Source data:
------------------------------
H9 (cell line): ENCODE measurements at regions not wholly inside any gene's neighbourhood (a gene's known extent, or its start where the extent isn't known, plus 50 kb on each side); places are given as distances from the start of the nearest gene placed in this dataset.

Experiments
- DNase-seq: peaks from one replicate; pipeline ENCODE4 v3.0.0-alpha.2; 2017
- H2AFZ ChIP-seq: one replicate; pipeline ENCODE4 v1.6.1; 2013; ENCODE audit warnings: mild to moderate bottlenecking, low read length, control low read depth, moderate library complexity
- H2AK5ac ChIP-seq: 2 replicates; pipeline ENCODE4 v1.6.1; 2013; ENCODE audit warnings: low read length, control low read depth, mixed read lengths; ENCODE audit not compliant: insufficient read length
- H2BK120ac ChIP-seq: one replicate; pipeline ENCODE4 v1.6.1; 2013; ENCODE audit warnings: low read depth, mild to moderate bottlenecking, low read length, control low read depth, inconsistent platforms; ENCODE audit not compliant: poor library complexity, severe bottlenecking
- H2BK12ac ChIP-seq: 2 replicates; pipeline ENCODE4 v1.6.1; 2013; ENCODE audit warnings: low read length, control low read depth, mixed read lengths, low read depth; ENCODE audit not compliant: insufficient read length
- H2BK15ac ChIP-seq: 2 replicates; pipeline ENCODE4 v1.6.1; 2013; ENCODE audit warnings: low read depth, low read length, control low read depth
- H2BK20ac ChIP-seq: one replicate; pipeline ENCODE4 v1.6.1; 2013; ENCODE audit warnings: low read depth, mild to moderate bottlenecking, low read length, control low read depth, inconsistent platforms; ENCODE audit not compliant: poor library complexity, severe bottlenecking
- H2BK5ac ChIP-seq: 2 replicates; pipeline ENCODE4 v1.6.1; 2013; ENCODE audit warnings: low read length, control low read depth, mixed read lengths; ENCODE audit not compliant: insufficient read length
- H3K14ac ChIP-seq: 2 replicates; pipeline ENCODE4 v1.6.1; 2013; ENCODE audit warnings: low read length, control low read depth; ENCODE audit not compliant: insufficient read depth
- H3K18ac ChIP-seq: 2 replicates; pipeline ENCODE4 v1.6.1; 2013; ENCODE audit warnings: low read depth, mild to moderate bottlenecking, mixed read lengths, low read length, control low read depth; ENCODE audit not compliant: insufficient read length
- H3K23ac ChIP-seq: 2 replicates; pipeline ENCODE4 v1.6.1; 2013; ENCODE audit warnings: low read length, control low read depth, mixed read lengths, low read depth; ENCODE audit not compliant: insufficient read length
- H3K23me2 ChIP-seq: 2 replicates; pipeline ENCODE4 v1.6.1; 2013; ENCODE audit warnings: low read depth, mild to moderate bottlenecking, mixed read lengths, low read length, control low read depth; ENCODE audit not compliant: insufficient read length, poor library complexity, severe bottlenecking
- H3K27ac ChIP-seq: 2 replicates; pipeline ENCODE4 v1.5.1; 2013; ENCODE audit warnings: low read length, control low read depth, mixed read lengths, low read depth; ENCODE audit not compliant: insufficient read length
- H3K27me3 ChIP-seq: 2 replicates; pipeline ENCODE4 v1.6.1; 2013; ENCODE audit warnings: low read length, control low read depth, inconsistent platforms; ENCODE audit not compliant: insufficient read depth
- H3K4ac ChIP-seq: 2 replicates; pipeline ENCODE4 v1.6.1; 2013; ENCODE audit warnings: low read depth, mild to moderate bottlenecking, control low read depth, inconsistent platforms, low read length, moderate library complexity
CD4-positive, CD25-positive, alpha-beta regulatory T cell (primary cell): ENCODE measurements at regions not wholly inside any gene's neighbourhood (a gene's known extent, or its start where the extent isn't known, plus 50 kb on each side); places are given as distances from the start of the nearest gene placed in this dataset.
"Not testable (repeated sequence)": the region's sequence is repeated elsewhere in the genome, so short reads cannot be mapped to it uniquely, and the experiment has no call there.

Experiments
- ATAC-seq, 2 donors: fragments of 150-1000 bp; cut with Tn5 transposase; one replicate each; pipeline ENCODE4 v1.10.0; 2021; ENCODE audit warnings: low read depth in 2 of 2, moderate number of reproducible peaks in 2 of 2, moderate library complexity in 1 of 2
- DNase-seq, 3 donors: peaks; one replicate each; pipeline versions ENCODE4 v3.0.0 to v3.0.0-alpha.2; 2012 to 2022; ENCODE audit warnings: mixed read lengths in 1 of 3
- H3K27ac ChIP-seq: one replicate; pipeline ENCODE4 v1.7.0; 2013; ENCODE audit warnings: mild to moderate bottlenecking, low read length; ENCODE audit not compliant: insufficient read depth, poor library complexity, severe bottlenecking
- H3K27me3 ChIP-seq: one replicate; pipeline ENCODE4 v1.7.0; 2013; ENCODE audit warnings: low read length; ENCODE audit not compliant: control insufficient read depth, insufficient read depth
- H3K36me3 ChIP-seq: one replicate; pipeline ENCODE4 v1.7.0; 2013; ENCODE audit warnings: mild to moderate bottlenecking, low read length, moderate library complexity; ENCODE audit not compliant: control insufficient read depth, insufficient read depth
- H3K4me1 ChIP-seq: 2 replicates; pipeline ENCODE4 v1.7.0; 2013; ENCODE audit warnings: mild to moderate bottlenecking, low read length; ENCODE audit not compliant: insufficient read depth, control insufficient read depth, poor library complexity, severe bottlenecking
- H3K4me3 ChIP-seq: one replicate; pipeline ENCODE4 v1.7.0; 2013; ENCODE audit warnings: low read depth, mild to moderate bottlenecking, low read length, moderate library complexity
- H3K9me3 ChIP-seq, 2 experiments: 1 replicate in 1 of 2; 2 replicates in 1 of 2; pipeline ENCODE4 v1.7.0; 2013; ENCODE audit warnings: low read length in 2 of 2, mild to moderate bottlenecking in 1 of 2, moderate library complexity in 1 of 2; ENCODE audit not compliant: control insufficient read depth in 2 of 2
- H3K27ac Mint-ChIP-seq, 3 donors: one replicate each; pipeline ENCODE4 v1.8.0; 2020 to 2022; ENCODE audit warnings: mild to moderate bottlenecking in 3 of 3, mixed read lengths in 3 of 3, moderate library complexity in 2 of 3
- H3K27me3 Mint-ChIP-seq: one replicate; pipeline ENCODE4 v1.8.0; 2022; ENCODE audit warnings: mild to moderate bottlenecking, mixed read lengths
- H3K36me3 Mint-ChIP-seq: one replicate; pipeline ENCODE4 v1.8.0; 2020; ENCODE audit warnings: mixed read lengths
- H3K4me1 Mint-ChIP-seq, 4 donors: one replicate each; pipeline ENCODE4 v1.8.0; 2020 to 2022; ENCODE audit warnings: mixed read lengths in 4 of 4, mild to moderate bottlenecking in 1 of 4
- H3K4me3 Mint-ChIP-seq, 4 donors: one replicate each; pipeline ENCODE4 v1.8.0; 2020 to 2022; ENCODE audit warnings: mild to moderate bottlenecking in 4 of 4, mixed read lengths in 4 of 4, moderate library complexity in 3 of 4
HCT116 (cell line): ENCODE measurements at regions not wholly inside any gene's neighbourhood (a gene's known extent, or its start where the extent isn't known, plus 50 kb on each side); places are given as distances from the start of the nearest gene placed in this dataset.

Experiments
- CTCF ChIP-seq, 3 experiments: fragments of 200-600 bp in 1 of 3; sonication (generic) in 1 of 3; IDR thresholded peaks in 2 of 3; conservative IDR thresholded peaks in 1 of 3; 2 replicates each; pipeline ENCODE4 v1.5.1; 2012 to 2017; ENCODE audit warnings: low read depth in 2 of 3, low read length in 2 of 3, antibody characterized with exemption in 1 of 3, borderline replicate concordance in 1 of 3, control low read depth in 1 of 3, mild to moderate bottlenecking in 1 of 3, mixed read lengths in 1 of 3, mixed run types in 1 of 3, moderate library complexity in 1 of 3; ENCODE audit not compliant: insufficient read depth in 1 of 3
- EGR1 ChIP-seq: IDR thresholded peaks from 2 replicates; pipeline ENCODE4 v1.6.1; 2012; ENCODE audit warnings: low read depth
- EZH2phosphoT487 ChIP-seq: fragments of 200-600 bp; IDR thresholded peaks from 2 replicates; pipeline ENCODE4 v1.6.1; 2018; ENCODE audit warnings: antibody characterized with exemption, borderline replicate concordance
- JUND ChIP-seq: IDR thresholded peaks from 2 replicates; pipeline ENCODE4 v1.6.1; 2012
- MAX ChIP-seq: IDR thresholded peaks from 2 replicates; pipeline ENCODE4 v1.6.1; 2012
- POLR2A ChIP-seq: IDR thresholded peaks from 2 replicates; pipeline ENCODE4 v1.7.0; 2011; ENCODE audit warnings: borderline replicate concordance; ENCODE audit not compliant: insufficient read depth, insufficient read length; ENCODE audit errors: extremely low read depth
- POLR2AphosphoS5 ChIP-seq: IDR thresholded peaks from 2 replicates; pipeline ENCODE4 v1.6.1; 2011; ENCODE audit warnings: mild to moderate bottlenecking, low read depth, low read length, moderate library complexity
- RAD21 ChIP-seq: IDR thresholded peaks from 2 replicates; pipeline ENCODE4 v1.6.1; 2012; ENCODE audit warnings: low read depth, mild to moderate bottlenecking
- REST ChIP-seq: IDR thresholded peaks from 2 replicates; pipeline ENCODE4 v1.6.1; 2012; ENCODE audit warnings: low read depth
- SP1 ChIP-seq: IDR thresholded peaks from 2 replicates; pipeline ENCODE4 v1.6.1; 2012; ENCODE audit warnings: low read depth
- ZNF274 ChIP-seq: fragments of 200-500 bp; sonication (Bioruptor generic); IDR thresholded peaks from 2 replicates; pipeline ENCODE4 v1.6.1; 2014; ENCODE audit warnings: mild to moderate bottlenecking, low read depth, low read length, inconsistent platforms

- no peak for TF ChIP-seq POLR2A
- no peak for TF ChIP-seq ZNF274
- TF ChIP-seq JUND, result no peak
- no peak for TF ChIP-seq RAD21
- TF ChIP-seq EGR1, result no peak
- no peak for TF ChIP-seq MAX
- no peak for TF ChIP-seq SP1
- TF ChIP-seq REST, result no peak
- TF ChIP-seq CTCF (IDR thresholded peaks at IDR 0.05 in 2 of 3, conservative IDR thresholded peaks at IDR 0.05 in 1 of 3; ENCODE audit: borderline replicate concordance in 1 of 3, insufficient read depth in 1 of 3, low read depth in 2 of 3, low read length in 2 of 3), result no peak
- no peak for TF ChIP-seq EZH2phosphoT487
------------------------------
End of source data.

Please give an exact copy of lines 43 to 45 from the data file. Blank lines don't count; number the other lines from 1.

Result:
- RAD21 ChIP-seq: IDR thresholded peaks from 2 replicates; pipeline ENCODE4 v1.6.1; 2012; ENCODE audit warnings: low read depth, mild to moderate bottlenecking
- REST ChIP-seq: IDR thresholded peaks from 2 replicates; pipeline ENCODE4 v1.6.1; 2012; ENCODE audit warnings: low read depth
- SP1 ChIP-seq: IDR thresholded peaks from 2 replicates; pipeline ENCODE4 v1.6.1; 2012; ENCODE audit warnings: low read depth